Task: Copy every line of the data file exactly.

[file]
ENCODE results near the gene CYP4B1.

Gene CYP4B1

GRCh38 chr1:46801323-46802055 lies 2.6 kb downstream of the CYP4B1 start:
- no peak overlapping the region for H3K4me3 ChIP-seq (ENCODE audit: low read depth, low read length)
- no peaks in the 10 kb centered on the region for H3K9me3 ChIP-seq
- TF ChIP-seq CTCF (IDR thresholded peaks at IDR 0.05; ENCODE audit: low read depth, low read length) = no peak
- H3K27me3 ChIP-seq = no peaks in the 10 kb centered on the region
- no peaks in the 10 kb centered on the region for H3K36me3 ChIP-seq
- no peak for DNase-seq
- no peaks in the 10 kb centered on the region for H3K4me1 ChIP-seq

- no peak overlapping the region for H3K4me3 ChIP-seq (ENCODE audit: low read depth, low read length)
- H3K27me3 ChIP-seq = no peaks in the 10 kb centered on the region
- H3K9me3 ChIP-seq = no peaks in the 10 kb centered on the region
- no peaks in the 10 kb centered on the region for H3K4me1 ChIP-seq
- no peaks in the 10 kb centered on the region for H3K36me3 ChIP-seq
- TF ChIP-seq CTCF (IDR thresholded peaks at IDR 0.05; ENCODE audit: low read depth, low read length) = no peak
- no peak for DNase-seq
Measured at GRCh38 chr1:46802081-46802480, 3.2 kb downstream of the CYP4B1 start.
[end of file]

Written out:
ENCODE results near the gene CYP4B1.

Gene CYP4B1

GRCh38 chr1:46801323-46802055 lies 2.6 kb downstream of the CYP4B1 start:
- no peak overlapping the region for H3K4me3 ChIP-seq (ENCODE audit: low read depth, low read length)
- no peaks in the 10 kb centered on the region for H3K9me3 ChIP-seq
- TF ChIP-seq CTCF (IDR thresholded peaks at IDR 0.05; ENCODE audit: low read depth, low read length) = no peak
- H3K27me3 ChIP-seq = no peaks in the 10 kb centered on the region
- no peaks in the 10 kb centered on the region for H3K36me3 ChIP-seq
- no peak for DNase-seq
- no peaks in the 10 kb centered on the region for H3K4me1 ChIP-seq

- no peak overlapping the region for H3K4me3 ChIP-seq (ENCODE audit: low read depth, low read length)
- H3K27me3 ChIP-seq = no peaks in the 10 kb centered on the region
- H3K9me3 ChIP-seq = no peaks in the 10 kb centered on the region
- no peaks in the 10 kb centered on the region for H3K4me1 ChIP-seq
- no peaks in the 10 kb centered on the region for H3K36me3 ChIP-seq
- TF ChIP-seq CTCF (IDR thresholded peaks at IDR 0.05; ENCODE audit: low read depth, low read length) = no peak
- no peak for DNase-seq
Measured at GRCh38 chr1:46802081-46802480, 3.2 kb downstream of the CYP4B1 start.